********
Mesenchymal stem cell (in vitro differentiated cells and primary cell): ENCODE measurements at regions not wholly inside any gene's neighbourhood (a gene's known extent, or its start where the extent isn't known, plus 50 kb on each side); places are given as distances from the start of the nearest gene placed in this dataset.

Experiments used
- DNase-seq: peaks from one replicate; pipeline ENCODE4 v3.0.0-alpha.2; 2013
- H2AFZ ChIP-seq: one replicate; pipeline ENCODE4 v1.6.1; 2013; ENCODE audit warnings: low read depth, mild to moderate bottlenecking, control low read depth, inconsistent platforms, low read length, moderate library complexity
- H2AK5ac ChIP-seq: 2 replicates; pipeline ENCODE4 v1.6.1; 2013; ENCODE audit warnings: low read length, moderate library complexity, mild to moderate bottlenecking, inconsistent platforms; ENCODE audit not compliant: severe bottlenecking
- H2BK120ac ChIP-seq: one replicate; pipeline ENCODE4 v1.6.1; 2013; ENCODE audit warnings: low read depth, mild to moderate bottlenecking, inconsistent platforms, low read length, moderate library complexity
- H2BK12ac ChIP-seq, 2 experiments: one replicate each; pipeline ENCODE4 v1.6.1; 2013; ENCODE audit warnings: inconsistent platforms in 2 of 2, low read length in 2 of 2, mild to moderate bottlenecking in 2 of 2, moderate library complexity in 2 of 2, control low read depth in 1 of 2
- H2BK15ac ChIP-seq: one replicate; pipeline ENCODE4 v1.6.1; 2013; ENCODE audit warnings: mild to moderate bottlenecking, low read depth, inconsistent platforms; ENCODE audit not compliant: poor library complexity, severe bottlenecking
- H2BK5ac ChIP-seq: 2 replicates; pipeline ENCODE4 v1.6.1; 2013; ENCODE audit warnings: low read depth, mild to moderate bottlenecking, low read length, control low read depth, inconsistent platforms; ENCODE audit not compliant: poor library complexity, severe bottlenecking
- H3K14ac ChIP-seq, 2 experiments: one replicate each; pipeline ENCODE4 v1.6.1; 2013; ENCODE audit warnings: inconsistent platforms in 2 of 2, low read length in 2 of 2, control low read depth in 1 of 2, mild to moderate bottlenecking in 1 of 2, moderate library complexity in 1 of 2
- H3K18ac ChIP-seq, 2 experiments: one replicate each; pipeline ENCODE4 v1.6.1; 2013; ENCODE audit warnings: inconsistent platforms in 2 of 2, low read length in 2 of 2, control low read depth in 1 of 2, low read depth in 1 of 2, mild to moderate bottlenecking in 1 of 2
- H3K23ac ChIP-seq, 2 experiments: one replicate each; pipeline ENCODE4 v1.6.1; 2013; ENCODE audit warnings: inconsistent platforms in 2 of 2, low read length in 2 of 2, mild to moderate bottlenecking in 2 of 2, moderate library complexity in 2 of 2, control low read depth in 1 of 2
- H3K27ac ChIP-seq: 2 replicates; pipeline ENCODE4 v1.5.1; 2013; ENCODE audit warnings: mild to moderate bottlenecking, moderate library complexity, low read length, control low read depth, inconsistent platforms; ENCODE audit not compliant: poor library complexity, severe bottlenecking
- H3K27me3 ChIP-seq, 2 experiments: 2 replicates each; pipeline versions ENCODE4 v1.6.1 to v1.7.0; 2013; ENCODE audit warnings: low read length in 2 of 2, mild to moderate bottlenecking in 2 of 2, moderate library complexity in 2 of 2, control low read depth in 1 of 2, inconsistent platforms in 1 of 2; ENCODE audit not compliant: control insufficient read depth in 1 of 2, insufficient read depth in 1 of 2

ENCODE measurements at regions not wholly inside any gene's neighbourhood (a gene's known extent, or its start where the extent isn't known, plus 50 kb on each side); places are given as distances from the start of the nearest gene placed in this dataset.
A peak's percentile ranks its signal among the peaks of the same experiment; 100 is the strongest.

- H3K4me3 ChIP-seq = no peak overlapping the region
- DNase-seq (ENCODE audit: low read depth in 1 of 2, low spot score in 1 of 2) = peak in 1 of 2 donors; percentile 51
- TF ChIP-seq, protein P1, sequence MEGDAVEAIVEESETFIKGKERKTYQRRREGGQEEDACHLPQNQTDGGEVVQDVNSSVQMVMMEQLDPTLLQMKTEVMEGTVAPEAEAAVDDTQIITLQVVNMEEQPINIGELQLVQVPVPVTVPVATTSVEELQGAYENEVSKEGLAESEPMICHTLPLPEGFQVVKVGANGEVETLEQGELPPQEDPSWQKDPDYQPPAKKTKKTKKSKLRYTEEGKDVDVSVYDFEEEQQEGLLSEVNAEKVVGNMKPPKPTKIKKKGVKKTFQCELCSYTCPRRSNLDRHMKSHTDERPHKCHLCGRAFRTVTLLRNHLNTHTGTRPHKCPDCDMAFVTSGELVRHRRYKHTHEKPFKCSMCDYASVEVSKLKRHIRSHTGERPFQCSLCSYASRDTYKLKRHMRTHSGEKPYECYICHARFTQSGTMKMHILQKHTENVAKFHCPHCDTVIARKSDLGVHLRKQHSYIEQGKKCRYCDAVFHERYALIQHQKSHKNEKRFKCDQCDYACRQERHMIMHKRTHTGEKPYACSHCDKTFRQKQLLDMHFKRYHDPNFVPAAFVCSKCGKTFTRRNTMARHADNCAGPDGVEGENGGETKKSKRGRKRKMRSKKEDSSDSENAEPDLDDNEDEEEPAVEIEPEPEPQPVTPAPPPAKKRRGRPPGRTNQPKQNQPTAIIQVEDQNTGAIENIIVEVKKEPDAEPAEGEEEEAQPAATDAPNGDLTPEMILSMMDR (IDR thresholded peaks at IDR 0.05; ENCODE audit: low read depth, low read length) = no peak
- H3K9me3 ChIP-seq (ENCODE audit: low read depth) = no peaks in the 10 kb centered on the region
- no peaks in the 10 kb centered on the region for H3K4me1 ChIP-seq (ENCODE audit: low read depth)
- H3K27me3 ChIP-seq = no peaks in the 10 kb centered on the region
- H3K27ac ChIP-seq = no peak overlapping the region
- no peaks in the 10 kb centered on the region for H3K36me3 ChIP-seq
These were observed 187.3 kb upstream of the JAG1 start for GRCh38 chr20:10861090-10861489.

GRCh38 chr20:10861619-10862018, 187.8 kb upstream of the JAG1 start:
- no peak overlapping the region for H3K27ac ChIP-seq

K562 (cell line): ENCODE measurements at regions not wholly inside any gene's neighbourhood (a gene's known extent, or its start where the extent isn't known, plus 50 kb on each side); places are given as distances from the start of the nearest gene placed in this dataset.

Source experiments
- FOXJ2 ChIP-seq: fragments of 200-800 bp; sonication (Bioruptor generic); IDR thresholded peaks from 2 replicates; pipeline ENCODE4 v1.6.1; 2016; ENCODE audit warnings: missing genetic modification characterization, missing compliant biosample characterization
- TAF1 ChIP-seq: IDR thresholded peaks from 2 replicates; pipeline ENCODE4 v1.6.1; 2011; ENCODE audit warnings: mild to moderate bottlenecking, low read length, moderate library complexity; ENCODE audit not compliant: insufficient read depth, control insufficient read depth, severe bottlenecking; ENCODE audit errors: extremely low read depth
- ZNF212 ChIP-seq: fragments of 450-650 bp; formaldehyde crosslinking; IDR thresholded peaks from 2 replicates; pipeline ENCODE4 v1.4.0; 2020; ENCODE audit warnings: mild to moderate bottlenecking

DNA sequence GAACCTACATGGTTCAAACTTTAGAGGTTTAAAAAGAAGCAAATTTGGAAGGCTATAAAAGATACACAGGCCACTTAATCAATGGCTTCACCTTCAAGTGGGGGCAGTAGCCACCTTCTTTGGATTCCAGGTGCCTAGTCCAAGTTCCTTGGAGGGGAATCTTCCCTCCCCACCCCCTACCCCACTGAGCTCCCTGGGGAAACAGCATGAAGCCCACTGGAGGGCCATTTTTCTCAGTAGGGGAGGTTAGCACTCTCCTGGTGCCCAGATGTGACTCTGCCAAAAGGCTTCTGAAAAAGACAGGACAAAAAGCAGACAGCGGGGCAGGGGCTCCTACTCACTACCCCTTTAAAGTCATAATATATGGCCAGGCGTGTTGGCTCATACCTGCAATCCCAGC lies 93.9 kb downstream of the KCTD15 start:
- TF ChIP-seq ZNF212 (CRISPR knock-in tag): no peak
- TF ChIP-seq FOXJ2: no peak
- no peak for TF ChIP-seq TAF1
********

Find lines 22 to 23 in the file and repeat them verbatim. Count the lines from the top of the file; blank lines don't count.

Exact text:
- H3K27me3 ChIP-seq = no peaks in the 10 kb centered on the region
- H3K27ac ChIP-seq = no peak overlapping the region